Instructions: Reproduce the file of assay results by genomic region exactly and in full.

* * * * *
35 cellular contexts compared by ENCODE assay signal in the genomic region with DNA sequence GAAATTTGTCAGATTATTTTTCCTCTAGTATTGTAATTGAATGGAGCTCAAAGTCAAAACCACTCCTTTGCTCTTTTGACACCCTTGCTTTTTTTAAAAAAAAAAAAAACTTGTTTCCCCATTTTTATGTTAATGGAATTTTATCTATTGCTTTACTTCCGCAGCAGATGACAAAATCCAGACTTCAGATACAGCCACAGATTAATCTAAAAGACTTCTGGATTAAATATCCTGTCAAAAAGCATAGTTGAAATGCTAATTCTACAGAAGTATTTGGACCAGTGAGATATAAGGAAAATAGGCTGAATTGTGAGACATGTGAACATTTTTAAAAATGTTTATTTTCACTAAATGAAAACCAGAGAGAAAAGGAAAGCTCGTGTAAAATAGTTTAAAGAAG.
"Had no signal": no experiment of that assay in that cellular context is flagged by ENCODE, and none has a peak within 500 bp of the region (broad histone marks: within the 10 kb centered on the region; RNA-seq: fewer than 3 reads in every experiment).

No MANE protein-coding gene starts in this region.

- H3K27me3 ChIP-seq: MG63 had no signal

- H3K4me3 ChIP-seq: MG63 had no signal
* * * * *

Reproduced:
35 cellular contexts compared by ENCODE assay signal in the genomic region with DNA sequence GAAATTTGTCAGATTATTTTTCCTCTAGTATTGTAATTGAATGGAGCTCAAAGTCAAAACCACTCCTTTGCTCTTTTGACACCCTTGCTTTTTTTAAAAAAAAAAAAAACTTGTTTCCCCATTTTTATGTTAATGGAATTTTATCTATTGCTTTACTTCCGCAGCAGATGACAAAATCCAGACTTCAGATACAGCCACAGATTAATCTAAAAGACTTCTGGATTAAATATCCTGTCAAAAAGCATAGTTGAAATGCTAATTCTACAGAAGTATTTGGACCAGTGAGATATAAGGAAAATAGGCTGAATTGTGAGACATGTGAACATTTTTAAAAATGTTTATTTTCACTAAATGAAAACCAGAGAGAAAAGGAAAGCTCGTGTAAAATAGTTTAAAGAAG.
"Had no signal": no experiment of that assay in that cellular context is flagged by ENCODE, and none has a peak within 500 bp of the region (broad histone marks: within the 10 kb centered on the region; RNA-seq: fewer than 3 reads in every experiment).

No MANE protein-coding gene starts in this region.

- H3K27me3 ChIP-seq: MG63 had no signal

- H3K4me3 ChIP-seq: MG63 had no signal